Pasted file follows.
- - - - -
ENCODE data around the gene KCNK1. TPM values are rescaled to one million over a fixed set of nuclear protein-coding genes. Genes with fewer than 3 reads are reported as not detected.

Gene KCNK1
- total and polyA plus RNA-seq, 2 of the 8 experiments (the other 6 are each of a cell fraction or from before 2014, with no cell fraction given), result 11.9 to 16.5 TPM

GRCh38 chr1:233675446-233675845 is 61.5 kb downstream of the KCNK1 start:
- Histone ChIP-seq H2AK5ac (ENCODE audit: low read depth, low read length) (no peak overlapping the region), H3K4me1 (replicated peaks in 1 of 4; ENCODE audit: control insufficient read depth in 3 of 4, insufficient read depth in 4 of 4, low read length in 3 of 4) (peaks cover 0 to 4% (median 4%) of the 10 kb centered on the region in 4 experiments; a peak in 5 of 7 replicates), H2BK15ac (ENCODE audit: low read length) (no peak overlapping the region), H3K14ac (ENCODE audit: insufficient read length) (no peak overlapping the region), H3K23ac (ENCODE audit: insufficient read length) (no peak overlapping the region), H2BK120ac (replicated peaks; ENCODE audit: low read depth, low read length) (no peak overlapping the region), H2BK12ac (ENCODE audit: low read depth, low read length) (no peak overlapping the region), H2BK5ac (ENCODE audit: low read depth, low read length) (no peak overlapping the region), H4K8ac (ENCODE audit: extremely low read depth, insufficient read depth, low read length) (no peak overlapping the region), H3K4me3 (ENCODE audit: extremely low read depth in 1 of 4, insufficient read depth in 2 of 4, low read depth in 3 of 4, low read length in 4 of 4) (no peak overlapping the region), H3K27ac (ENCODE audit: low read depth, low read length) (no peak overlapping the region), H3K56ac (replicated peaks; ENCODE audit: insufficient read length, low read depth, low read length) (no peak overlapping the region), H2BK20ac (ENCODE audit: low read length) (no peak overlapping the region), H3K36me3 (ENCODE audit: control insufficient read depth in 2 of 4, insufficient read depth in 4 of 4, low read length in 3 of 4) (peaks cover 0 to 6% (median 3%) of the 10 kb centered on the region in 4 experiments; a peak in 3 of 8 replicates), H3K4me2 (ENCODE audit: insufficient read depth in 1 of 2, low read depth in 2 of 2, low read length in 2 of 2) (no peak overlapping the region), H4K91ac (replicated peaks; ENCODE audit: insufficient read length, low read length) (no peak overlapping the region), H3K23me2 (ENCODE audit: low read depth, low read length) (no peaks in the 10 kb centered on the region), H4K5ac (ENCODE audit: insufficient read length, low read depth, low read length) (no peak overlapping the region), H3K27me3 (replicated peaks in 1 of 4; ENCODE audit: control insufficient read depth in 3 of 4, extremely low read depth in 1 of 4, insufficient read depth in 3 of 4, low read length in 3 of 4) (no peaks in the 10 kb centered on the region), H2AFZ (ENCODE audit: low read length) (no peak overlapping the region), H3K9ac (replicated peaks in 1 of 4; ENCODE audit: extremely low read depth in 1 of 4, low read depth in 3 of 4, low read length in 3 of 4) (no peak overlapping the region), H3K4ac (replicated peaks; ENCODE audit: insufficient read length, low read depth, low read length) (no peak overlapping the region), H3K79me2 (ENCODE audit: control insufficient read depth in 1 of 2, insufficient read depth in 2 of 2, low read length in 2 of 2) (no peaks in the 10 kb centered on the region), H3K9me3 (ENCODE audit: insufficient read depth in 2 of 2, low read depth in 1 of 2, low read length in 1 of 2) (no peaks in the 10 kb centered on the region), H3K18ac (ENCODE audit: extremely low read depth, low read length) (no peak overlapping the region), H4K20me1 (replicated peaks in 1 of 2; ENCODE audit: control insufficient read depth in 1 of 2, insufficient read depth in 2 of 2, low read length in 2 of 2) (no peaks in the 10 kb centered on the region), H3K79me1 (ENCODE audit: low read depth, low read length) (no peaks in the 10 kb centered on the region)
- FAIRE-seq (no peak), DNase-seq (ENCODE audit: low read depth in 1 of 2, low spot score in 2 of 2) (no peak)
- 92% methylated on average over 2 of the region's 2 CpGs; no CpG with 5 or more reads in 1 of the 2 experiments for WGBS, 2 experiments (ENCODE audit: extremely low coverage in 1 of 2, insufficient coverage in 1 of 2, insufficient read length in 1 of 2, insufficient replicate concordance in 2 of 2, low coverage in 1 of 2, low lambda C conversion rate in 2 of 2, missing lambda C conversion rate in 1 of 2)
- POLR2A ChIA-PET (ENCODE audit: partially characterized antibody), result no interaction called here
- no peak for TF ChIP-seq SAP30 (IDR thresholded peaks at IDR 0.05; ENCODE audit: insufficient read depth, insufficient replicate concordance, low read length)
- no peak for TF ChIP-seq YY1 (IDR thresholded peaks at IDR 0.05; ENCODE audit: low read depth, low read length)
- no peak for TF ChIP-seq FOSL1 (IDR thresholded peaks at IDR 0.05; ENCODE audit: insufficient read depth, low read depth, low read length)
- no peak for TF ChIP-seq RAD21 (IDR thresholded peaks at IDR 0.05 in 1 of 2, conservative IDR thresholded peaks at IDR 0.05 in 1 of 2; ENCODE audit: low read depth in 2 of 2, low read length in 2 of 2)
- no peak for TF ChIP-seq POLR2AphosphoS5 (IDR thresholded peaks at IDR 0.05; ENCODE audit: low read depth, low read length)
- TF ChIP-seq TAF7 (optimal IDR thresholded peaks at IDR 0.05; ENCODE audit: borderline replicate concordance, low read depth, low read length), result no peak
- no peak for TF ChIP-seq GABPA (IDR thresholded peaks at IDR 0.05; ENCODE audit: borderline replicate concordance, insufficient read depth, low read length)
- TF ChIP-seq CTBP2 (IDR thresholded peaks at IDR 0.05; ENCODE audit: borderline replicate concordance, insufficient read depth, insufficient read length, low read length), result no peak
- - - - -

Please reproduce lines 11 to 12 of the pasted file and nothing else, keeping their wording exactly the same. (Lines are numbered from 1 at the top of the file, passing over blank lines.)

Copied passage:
- no peak for TF ChIP-seq FOSL1 (IDR thresholded peaks at IDR 0.05; ENCODE audit: insufficient read depth, low read depth, low read length)
- no peak for TF ChIP-seq RAD21 (IDR thresholded peaks at IDR 0.05 in 1 of 2, conservative IDR thresholded peaks at IDR 0.05 in 1 of 2; ENCODE audit: low read depth in 2 of 2, low read length in 2 of 2)